Interview | Tricia Rose: “Hip-Hop can be a poetic force for a social movement”
Interviews, New in Ceasefire - Posted on Monday, October 29, 2012 13:19 - 1 Comment
In June, London’s Barbican hosted Hip-Hop on trial, a high-profile event where the merits of Hip-Hop culture were debated by a range of different artists, writers and activists. One of the panellists was Professor Tricia Rose of Brown University. She specialises in Hip-Hop Studies, and wrote the hugely influential book Black Noise. Ceasefire caught up with her to discuss the debate, her 2008 book The Hip-Hop Wars, the state of Hip-Hop today and the deeper connections between culture, race and politics.
Hip-Hop is an art form which many academics would not regard as worthy of scholarly consideration. With the recent release of your new book, The Hip-Hop Wars, how do you feel the reception of its academic analysis has changed since you first started writing on the topic?
When I first started writing in the 1990s, there wasn’t really anything published of any magnitude on Hip-Hop, and a lot has changed since then. There is now a lot of scholarly work on Hip-Hop. I think it’s important to recognise that in some cases there has been significant embrace of the culture, but at the same time the study of Hip-Hop suffers from the kind of response that the study of music and culture that comes from people of African descent always suffers from, and that is first and foremost a profound disregard. Every black art form has had to overcome the widely held notion that it just wasn’t worthy of consideration.
It might be hard to believe, but jazz got the same response as hip hop did at the outset. Many like to re-write history now and pretend that jazz has always been considered “America’s classical music” as it is sometimes dubbed these days. We are seemingly uncomfortable with the facts of race in relation to black music. Someone recently sent me a Henry Ford diatribe against jazz. It was remarkable how absurd it was. This kind of dismissal also encourages a protective defence of black culture that retards critical analysis and perhaps the expressive forms themselves.
This kind of context is crucial to a proper understanding of the practice, reception and study of Black culture. It’s a struggle to create proper terms, serious respect and analysis of black culture. And, in a hostile or disregarding climate especially, it’s very important and we also hold cultural practices to high (and relevant) standards that we would hold anyone else to. When I say the same standards I don’t mean the same aesthetic standards, I mean the same scholarly standards of serious inquiry.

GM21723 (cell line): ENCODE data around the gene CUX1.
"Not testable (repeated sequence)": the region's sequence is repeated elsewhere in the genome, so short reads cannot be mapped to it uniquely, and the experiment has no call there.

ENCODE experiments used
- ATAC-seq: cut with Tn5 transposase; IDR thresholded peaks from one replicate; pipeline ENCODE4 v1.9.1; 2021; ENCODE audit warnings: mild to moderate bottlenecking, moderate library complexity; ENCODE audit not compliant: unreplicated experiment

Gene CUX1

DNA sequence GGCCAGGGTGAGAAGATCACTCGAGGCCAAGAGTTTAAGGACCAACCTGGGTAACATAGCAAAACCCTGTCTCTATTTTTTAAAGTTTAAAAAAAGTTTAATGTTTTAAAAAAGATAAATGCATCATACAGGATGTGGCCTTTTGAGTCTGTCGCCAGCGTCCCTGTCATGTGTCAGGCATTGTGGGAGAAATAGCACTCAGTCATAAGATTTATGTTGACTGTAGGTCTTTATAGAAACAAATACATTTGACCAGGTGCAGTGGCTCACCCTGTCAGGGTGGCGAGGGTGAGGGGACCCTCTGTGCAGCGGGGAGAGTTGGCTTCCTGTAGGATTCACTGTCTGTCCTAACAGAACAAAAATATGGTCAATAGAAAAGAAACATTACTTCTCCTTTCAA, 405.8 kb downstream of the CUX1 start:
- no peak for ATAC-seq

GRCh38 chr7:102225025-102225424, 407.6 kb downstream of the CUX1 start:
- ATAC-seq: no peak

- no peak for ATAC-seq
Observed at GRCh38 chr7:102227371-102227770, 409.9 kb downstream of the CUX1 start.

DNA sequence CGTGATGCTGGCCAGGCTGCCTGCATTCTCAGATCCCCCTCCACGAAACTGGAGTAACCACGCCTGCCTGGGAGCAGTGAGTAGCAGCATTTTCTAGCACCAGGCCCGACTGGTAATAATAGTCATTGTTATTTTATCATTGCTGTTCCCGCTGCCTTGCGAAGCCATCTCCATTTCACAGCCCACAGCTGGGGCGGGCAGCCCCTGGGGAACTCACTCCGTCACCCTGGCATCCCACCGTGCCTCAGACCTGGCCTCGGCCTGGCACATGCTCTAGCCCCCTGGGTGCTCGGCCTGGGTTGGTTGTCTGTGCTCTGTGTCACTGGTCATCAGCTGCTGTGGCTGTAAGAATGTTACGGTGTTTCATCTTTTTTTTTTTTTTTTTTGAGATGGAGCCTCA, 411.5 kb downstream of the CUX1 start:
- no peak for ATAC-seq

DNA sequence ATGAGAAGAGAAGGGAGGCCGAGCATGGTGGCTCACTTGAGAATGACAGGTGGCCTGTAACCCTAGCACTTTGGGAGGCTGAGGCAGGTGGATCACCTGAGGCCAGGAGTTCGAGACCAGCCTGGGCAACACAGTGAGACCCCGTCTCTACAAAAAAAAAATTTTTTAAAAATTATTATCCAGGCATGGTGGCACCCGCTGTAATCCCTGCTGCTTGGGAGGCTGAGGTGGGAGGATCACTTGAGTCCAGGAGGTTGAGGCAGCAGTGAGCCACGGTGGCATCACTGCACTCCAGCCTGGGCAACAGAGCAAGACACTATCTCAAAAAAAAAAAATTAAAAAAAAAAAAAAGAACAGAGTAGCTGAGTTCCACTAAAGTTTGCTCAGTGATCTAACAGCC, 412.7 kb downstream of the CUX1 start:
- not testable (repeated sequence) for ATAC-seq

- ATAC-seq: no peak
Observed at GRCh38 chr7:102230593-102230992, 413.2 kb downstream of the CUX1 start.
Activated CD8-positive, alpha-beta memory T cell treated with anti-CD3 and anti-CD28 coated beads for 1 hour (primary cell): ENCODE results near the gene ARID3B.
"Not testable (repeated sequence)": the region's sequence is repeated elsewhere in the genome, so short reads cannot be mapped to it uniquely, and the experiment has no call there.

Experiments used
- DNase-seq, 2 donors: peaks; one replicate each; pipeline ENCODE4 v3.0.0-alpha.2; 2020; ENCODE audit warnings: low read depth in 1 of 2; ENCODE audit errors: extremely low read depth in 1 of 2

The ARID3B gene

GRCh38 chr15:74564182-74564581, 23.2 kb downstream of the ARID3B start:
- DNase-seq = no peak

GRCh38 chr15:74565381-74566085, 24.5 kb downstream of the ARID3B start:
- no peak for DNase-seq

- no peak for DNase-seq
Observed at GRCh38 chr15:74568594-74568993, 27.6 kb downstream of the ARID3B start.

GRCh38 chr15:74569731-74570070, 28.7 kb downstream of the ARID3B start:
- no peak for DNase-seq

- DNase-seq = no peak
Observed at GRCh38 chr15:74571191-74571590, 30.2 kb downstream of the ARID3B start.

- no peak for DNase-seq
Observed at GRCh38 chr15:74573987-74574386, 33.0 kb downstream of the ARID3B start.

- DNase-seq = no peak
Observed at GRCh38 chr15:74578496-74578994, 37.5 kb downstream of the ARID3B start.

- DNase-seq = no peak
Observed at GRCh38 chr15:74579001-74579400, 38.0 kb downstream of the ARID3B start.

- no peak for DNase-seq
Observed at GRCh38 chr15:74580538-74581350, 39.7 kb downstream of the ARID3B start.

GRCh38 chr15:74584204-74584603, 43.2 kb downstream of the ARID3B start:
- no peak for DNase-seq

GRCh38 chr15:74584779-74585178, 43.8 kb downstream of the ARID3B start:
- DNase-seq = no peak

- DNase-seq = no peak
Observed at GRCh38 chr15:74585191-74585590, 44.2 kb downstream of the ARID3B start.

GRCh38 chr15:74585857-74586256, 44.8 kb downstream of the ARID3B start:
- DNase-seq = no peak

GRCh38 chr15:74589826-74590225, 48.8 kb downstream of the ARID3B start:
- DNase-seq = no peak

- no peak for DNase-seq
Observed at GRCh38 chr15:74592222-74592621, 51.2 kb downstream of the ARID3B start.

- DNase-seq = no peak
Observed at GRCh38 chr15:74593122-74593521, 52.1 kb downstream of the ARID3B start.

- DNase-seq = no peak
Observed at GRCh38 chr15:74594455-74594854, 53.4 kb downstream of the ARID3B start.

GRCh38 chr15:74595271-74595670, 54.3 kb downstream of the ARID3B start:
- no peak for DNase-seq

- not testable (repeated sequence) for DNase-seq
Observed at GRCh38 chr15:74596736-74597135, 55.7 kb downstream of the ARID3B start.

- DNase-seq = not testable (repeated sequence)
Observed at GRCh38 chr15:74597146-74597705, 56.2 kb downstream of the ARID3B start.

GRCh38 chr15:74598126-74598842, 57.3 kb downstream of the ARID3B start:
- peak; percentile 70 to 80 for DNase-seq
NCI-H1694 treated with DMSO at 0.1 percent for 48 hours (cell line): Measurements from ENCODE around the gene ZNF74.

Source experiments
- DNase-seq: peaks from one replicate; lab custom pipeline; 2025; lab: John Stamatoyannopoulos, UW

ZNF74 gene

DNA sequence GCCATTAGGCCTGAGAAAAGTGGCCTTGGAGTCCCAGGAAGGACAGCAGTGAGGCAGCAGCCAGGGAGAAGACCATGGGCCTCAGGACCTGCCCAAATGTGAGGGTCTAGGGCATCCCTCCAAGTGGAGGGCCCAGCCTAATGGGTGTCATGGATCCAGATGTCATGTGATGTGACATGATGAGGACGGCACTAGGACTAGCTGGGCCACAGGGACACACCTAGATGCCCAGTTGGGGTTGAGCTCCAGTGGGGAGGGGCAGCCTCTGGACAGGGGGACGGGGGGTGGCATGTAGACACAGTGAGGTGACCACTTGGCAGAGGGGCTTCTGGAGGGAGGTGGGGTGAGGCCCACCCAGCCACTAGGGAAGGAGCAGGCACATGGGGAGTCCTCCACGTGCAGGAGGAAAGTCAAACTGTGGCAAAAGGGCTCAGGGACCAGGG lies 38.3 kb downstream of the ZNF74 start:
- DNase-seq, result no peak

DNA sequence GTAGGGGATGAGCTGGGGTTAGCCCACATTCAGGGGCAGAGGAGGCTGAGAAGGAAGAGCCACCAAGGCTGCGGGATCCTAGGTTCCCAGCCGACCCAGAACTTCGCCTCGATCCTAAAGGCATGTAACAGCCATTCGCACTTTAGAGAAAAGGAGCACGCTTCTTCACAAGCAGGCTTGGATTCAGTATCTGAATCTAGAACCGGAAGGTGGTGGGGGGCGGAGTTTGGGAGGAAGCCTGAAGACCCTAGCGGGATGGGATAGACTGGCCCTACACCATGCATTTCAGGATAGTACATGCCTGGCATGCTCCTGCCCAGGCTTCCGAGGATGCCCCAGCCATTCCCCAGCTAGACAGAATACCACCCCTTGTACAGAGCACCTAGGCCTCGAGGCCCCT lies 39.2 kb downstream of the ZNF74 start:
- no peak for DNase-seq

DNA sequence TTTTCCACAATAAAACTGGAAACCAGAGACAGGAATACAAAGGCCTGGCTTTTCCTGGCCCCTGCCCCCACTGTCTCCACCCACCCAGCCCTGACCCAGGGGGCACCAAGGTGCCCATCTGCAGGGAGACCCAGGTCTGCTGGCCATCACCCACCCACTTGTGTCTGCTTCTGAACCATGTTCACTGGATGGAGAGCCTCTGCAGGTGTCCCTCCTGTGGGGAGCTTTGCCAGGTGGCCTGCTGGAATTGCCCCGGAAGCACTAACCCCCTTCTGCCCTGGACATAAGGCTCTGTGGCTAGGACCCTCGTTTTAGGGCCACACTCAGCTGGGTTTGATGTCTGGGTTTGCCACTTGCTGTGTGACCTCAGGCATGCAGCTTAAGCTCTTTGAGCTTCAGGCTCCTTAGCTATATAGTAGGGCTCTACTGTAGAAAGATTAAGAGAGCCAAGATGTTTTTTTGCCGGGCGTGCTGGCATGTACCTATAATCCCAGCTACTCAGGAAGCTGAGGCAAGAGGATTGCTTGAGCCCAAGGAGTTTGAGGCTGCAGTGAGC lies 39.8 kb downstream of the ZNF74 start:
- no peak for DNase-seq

The reception of recent work has been really interesting in this regard because it challenges the traditional approach to Hip-Hop. Black Noise challenged the academy, but it didn’t challenge Hip-Hop scholarship because there was so little on the subject. There was no Hip-Hop Studies. Hip-Hop Wars is asking everyone to pay attention to the revised corporate context for Black creativity. That is to say, you now have Black culture within the commercial mainstream at a volume unprecedented until this time.
With that, you have to ask a different set of questions around what constitutes alternative consciousness, where it can take place and what constitutes a challenge to dominant society. We have this assumption that Black people, because of their oppressed history are naturally positioned to challenge dominant society – this is clearly not a reasonable assumption any longer. It’s a new moment, and Hip-Hop Wars is trying to ask questions about that moment. It’s asking us to pay much more critical attention to what goes on in mass media and industry as it directly shapes the scope and vision of black creativity.
Hip Hop Wars has gotten solid critical reception and it inspires many readers, but it also makes some people feel uncomfortable, because it doesn’t accept the kind of what I call depoliticised aestheticisation of the music which is becoming quite popular. And which nicely supports the commercialised trajectory of the form. Hip Hop Wars challenges – dare I say: refuses – the idea that it is responsible critical engagement to dissect and validate the aesthetics of a highly creative string of brutally sexist rhymes as if unteathered from social forces. If we throw ourselves into the lyrics of a given artist and spend hours on it, the big picture disappears, and this is very dangerous to me. I mean, black studies has been deeply critical of this move as it has been used to justify racism and elevate racist creative artists for centuries.
You are well known for utilising a nuanced analysis of Hip-Hop culture. Can you talk a bit about the significance of criticising the corporate interests and white supremacist patriarchy which shapes much of mainstream Hip-Hop, with an understanding that artists themselves also need to be challenged about the content of their work?